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McDonald's wants ID system yesterday.

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Well-known member
Feb 10, 2005
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Montgomery, Al
McDonald's exec: BSE testing adequate, ID needed
Thursday, June 09, 2005

McDonald's Corp. spokesman Robert Cannell said he is satisfied with USDA's expanded BSE surveillance program and its overall effort to maintain consumer confidence in U.S. beef.

However, Cannell, McDonald's director of U.S. supply chain management, was not as upbeat about USDA's proposed timeline for a mandatory animal identification system unveiled last month.

USDA proposed the implementation of a National Animal Identification System (NAIS) which would become a mandatory tracking system by January 2009. The deadline to comment on USDA's proposed NAIS timeline ended today (June 6).

"We feel very strongly about animal ID," Cannell told FarmWeek last week. "From our expectations (of NAIS), yesterday would have been a better timeline" to implement the mandatory ID system.

While Cannell said McDonald's is sensitive to the fact that some beef producers need both time and money to implement NAIS, the giant hamburger chain is not waiting around. Cannell said McDonald's is seeking contracts with beef suppliers who currently can track all animals.

"We've stepped up and taken a leadership role," Cannell said. "We feel it's important to go ahead (with NAIS)."

Despite political pressure from some countries such as Japan to increase BSE surveillance in the U.S. to include every animal, Cannell said he is satisfied with USDA's expanded surveillance program.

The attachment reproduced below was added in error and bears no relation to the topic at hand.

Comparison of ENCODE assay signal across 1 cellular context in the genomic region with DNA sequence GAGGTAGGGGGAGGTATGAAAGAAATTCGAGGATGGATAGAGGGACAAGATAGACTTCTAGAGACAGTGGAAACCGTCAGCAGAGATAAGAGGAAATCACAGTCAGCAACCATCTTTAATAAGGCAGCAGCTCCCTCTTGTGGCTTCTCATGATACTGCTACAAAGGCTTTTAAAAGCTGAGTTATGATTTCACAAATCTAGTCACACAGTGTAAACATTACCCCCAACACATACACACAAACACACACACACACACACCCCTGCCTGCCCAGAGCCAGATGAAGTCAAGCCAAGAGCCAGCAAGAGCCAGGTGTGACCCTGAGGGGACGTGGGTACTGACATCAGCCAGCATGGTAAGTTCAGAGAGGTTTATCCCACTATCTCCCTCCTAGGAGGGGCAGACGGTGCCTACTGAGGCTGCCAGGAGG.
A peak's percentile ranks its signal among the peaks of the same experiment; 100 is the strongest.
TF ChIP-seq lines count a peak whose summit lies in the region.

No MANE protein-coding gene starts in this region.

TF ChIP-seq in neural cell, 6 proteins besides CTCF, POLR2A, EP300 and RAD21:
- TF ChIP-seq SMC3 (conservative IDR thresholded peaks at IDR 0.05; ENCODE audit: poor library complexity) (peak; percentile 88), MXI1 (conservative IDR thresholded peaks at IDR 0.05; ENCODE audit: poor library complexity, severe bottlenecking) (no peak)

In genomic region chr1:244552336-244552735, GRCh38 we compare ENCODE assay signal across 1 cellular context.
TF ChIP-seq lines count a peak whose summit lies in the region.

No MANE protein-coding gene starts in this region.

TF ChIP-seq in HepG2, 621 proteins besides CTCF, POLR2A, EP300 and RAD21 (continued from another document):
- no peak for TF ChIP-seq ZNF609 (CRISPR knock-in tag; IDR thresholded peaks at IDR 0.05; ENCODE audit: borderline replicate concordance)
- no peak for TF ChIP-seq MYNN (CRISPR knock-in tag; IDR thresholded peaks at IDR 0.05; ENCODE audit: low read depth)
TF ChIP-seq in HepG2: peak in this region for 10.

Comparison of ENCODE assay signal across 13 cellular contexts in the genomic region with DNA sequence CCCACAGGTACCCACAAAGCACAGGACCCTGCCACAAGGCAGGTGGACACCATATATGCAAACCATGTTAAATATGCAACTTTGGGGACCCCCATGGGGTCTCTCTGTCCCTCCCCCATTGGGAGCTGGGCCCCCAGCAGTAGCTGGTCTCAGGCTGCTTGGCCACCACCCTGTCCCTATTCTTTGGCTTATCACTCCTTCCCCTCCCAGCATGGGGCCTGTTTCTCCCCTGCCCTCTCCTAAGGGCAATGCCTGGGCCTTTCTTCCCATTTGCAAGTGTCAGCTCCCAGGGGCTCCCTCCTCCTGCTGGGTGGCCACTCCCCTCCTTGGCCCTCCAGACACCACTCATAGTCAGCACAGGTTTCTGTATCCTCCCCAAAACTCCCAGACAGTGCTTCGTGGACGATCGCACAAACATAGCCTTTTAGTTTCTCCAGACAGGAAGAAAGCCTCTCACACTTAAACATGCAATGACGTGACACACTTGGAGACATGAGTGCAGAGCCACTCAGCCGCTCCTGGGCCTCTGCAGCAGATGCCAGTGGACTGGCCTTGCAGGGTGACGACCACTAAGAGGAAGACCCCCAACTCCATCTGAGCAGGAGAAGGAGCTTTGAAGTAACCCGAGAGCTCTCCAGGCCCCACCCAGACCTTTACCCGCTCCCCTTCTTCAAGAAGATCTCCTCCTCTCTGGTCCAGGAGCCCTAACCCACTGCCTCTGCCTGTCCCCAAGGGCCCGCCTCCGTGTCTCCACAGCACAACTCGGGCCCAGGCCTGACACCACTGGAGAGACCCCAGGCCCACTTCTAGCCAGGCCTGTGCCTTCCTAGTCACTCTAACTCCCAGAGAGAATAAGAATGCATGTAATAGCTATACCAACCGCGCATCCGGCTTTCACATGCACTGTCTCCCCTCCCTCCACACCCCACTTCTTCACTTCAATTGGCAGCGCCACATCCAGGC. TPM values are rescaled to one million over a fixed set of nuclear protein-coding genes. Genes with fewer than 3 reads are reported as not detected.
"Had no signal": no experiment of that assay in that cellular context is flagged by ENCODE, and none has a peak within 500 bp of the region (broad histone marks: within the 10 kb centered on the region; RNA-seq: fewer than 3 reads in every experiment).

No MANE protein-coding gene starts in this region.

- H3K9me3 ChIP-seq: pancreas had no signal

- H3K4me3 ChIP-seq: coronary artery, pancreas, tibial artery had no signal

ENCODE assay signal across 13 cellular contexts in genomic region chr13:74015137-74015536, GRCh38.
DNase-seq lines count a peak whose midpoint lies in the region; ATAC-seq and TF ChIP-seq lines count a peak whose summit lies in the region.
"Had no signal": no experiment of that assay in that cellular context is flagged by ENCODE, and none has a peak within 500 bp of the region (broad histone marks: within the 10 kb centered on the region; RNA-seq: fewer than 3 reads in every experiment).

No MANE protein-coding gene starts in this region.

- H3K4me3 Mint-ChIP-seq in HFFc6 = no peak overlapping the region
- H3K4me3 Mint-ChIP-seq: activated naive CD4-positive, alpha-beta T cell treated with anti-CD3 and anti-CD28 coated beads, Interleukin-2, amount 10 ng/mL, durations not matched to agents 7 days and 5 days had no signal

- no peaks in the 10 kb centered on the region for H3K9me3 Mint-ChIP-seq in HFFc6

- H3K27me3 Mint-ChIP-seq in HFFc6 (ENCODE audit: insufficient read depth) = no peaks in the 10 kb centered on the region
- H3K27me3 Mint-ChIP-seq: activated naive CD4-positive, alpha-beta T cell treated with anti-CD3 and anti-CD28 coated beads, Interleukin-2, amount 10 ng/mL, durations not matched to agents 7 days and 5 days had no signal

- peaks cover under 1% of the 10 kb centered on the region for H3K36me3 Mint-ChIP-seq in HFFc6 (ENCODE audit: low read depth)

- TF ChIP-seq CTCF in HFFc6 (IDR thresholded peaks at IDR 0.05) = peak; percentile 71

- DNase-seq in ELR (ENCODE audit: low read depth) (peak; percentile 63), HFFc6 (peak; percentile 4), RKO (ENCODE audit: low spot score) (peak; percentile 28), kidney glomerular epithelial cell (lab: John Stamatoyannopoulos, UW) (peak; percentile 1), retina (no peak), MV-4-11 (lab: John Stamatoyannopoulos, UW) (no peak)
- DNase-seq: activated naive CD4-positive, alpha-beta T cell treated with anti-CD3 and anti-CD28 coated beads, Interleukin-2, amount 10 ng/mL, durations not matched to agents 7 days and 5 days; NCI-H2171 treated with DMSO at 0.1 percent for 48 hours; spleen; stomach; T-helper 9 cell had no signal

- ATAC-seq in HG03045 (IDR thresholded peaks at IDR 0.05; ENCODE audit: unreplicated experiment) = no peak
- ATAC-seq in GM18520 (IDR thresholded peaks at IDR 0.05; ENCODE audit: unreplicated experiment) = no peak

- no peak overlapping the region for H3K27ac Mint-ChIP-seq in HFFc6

One year ago, on June 1, 2004, the USDA expanded its BSE surveillance program to specifically target animals that exhibit signs of nervous system disorders, non-ambulatory animals, and animals that die on farms for reasons that could be consistent with BSE.

The expanded program originally was designed to test at least 220,000 animals within 18 months. Just prior to the one-year mark, USDA already had tested more than 330,000 animals.

"There's a lot of misinformation out there (about BSE testing)," Cannell said. "I think (USDA) is targeting the right animals and is doing great things for consumer confidence. They surpassed their 18-month goal (for animal testing) in 12 months."

While Cannell wouldn't comment on whether the U.S. should open its border to live Canadian cattle, he did say high beef prices in the last year-plus are having little effect on his business.

"Obviously, we all know beef prices are high. But, we are first and foremost a hamburger chain," Cannell said. "We're selling more beef every year."

Cannell reported that McDonald's purchases more than 1 billion pounds of beef in the U.S. each year.

"The high prices aren't impacting the availability of beef products," he continued. "It's not like we're pulling sandwiches off the menu, although we are adding options like chicken and salads."

Cash cattle prices pushed $87 late last week as some cattle feeders passed on packer bids of $85 and $86, according to information on the website { www.cattlenetwork.com} .

Some analysts have speculated that uncertainty of feed availability due to some tough conditions at the start of this corn growing season, could push beef prices higher down the road. – Daniel Grant
For More Info Contact:
David McClelland, Editor of Publications
Phone (309) 557-3156 Fax (800) 640-1995 E-mail [email protected]
After the last couple of news days ,I would say that MickeyD's has the right to protect themselves from a lawsuit over a MAD COW by demanding RECORDS EVEN from the PACKERS.
PORKER said:
After the last couple of news days ,I would say that MickeyD's has the right to protect themselves from a lawsuit over a MAD COW by demanding RECORDS EVEN from the PACKERS.

When all the talk of the ID thing started a few years ago I figured all the grading cattle would require ID at first, then the cutters/canners would not have to be. But it looks as though the burger boys are gonna be more picky than the steak folks. Good for them!
I am glad to hear it. The best way to get MID started is to have the consumers demand it.

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